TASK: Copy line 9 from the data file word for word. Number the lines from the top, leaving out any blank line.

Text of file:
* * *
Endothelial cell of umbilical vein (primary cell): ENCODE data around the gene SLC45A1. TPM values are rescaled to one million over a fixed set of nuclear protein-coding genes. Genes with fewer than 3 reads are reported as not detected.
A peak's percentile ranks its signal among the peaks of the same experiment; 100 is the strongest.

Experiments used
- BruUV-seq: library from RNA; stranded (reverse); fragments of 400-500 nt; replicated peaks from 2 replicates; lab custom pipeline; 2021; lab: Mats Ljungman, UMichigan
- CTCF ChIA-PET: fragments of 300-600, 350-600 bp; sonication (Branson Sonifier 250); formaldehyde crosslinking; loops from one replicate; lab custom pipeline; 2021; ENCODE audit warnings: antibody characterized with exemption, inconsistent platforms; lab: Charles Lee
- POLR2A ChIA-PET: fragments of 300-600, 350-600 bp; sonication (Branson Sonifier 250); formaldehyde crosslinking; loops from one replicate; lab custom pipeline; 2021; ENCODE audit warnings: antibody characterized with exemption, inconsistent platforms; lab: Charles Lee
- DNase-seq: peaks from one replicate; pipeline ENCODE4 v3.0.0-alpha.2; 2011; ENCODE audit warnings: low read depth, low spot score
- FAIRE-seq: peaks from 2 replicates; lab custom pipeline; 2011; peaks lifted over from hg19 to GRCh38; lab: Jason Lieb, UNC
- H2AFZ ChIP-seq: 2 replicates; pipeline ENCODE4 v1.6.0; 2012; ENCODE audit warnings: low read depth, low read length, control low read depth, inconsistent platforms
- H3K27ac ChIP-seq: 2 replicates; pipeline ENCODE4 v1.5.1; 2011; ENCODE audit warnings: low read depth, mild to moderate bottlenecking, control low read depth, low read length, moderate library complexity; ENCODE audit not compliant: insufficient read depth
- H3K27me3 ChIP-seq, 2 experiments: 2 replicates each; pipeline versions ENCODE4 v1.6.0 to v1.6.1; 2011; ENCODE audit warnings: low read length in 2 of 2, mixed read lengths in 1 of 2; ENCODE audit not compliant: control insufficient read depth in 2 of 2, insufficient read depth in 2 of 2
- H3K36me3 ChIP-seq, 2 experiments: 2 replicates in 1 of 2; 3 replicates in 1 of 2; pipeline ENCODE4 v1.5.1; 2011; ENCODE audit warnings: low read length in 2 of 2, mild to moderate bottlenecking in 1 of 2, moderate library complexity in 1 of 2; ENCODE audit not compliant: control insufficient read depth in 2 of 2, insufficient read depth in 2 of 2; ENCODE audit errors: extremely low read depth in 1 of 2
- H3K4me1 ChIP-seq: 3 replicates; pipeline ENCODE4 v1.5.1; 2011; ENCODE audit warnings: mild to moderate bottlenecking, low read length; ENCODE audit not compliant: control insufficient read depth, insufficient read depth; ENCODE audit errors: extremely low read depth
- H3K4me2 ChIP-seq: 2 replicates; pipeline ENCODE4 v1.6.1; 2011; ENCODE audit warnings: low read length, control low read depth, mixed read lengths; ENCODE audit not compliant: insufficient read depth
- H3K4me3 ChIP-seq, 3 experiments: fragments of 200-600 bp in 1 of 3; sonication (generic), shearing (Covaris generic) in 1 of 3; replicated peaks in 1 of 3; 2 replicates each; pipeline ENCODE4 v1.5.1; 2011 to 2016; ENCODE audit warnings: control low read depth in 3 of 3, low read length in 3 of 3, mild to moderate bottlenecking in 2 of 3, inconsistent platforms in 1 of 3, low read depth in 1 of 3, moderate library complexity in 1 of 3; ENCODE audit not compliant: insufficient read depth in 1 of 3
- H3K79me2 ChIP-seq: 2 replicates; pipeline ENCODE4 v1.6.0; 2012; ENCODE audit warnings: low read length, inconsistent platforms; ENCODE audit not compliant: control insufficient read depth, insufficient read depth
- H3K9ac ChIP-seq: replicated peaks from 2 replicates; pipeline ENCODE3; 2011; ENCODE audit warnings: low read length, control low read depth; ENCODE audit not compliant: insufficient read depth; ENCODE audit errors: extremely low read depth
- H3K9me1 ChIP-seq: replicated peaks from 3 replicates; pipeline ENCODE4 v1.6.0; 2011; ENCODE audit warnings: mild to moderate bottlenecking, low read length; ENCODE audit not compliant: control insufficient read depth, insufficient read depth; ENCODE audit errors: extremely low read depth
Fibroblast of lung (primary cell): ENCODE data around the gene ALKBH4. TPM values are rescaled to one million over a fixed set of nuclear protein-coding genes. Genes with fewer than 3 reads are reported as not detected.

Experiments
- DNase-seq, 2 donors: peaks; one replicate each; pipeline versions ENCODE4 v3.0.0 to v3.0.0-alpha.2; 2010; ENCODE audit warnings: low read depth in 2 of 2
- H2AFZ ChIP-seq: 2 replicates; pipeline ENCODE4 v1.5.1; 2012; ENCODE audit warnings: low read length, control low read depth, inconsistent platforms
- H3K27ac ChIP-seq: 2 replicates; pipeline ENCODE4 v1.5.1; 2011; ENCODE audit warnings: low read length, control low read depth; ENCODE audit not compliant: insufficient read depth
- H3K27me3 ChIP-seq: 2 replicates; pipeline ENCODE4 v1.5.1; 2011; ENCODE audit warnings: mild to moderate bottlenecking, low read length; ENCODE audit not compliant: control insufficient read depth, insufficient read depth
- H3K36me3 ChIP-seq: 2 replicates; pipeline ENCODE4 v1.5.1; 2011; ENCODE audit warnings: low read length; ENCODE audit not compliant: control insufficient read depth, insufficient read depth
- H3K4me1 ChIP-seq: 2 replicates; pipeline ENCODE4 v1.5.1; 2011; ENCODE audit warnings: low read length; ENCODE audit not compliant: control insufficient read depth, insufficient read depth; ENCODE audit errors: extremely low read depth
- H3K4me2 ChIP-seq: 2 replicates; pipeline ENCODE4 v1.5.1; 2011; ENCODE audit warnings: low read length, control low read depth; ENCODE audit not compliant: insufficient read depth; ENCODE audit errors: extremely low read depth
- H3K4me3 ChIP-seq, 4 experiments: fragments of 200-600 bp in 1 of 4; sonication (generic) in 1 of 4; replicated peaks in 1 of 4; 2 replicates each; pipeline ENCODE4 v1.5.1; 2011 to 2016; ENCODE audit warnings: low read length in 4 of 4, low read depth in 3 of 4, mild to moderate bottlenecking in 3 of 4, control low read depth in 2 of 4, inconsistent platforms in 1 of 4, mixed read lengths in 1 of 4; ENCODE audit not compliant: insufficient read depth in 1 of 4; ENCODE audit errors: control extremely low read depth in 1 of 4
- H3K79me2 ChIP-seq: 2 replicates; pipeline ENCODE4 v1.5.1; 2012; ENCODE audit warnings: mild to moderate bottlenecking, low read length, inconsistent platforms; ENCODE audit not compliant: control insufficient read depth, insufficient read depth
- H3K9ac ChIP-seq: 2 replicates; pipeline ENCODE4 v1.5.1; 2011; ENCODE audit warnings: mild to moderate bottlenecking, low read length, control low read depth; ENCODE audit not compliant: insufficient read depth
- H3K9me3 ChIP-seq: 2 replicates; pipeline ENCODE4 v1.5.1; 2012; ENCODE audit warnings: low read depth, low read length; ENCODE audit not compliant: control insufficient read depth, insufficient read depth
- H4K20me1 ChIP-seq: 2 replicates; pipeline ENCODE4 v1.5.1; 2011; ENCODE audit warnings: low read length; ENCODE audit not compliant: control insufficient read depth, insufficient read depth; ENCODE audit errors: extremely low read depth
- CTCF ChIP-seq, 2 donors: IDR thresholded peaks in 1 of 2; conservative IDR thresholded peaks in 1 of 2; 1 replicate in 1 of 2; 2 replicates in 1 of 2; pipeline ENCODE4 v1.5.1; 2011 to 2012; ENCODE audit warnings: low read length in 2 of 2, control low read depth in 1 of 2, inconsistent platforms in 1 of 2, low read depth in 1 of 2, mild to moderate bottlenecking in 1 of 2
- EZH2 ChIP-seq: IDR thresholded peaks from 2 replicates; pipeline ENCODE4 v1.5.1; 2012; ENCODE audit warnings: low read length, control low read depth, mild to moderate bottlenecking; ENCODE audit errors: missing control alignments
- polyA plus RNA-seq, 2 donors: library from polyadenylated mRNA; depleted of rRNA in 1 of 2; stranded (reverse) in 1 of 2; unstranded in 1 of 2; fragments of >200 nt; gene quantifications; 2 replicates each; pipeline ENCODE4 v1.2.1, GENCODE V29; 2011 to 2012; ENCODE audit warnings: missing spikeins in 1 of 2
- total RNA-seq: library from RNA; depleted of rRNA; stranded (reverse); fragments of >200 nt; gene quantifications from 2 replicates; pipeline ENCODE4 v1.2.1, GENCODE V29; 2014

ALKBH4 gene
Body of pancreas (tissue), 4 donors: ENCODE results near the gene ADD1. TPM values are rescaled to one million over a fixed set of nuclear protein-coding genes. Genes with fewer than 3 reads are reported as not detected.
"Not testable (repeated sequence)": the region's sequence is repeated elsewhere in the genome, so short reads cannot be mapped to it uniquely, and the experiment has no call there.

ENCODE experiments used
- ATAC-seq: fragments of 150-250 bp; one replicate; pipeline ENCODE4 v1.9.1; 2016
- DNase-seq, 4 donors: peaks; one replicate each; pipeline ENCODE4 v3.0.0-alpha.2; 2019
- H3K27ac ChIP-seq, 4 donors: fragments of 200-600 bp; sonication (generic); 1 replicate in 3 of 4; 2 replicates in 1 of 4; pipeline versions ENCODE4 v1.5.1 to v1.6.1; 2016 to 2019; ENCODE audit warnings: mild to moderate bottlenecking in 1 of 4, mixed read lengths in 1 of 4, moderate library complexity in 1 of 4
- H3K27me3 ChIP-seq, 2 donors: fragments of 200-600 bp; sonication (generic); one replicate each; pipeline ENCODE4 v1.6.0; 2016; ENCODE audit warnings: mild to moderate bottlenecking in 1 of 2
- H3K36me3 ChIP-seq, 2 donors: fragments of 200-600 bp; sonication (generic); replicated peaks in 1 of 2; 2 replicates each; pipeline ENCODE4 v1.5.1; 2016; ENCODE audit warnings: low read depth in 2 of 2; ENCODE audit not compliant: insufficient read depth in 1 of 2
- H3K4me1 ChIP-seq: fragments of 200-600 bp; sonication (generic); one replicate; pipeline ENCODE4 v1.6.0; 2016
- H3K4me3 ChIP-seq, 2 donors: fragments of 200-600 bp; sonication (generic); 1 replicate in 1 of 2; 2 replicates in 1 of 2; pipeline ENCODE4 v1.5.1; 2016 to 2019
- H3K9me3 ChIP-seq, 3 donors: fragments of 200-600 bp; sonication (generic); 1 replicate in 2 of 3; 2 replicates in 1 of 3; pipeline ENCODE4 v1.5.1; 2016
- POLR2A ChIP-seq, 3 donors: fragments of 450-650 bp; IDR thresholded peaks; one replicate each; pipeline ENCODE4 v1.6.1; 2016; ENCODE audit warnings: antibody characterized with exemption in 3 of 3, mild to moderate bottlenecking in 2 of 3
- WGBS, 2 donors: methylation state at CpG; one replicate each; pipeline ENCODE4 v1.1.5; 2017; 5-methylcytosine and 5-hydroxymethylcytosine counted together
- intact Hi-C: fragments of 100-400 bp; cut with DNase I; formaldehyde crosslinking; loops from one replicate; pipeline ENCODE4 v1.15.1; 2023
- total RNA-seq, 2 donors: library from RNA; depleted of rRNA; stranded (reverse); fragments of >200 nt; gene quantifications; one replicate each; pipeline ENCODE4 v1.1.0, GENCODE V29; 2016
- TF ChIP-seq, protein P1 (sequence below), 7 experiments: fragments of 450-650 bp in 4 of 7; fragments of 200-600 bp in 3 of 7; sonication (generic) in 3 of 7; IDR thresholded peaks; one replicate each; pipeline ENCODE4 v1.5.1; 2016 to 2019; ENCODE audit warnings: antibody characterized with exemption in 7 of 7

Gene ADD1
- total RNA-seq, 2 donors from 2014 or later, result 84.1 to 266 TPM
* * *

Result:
- H2AFZ ChIP-seq: 2 replicates; pipeline ENCODE4 v1.6.0; 2012; ENCODE audit warnings: low read depth, low read length, control low read depth, inconsistent platforms